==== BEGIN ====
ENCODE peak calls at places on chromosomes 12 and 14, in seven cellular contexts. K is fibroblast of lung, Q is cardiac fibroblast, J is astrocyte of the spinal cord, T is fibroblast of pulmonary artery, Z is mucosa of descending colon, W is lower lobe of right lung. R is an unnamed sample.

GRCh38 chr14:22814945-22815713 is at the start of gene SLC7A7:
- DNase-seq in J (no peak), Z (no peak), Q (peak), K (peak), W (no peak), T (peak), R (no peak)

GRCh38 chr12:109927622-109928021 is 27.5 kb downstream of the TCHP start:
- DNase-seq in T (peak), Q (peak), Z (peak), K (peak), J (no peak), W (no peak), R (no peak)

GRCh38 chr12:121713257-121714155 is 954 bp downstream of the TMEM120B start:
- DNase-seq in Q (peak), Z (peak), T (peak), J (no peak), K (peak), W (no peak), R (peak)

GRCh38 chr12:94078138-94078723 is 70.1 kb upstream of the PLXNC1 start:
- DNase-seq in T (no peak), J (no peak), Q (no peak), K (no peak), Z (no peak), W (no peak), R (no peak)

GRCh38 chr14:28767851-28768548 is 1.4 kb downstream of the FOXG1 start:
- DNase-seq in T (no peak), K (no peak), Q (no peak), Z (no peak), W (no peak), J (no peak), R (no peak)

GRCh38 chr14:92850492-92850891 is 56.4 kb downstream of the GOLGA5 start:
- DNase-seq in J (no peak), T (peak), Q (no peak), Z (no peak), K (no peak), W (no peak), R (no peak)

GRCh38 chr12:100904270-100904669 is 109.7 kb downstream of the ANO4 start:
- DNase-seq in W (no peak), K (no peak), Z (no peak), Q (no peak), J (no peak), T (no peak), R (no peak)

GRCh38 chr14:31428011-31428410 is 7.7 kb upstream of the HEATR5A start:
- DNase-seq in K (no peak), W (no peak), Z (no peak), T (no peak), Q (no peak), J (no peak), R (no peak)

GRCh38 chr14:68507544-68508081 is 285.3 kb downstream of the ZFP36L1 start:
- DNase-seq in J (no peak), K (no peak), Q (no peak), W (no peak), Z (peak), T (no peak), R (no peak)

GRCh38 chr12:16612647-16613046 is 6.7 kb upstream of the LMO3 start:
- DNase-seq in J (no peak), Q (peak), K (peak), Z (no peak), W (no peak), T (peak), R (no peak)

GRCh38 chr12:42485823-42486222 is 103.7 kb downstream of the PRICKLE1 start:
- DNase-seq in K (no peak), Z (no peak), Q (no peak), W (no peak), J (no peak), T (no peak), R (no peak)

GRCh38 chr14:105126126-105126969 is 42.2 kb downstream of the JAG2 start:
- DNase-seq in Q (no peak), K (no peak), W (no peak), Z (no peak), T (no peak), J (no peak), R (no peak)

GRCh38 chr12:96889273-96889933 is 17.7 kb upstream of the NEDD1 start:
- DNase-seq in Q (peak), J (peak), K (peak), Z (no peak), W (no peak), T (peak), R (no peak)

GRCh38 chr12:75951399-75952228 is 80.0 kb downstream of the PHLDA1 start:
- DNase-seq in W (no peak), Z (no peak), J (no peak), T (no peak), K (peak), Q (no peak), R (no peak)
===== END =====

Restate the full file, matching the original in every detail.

ENCODE peak calls at places on chromosomes 12 and 14, in seven cellular contexts. K is fibroblast of lung, Q is cardiac fibroblast, J is astrocyte of the spinal cord, T is fibroblast of pulmonary artery, Z is mucosa of descending colon, W is lower lobe of right lung. R is an unnamed sample.

GRCh38 chr14:22814945-22815713 is at the start of gene SLC7A7:
- DNase-seq in J (no peak), Z (no peak), Q (peak), K (peak), W (no peak), T (peak), R (no peak)

GRCh38 chr12:109927622-109928021 is 27.5 kb downstream of the TCHP start:
- DNase-seq in T (peak), Q (peak), Z (peak), K (peak), J (no peak), W (no peak), R (no peak)

GRCh38 chr12:121713257-121714155 is 954 bp downstream of the TMEM120B start:
- DNase-seq in Q (peak), Z (peak), T (peak), J (no peak), K (peak), W (no peak), R (peak)

GRCh38 chr12:94078138-94078723 is 70.1 kb upstream of the PLXNC1 start:
- DNase-seq in T (no peak), J (no peak), Q (no peak), K (no peak), Z (no peak), W (no peak), R (no peak)

GRCh38 chr14:28767851-28768548 is 1.4 kb downstream of the FOXG1 start:
- DNase-seq in T (no peak), K (no peak), Q (no peak), Z (no peak), W (no peak), J (no peak), R (no peak)

GRCh38 chr14:92850492-92850891 is 56.4 kb downstream of the GOLGA5 start:
- DNase-seq in J (no peak), T (peak), Q (no peak), Z (no peak), K (no peak), W (no peak), R (no peak)

GRCh38 chr12:100904270-100904669 is 109.7 kb downstream of the ANO4 start:
- DNase-seq in W (no peak), K (no peak), Z (no peak), Q (no peak), J (no peak), T (no peak), R (no peak)

GRCh38 chr14:31428011-31428410 is 7.7 kb upstream of the HEATR5A start:
- DNase-seq in K (no peak), W (no peak), Z (no peak), T (no peak), Q (no peak), J (no peak), R (no peak)

GRCh38 chr14:68507544-68508081 is 285.3 kb downstream of the ZFP36L1 start:
- DNase-seq in J (no peak), K (no peak), Q (no peak), W (no peak), Z (peak), T (no peak), R (no peak)

GRCh38 chr12:16612647-16613046 is 6.7 kb upstream of the LMO3 start:
- DNase-seq in J (no peak), Q (peak), K (peak), Z (no peak), W (no peak), T (peak), R (no peak)

GRCh38 chr12:42485823-42486222 is 103.7 kb downstream of the PRICKLE1 start:
- DNase-seq in K (no peak), Z (no peak), Q (no peak), W (no peak), J (no peak), T (no peak), R (no peak)

GRCh38 chr14:105126126-105126969 is 42.2 kb downstream of the JAG2 start:
- DNase-seq in Q (no peak), K (no peak), W (no peak), Z (no peak), T (no peak), J (no peak), R (no peak)

GRCh38 chr12:96889273-96889933 is 17.7 kb upstream of the NEDD1 start:
- DNase-seq in Q (peak), J (peak), K (peak), Z (no peak), W (no peak), T (peak), R (no peak)

GRCh38 chr12:75951399-75952228 is 80.0 kb downstream of the PHLDA1 start:
- DNase-seq in W (no peak), Z (no peak), J (no peak), T (no peak), K (peak), Q (no peak), R (no peak)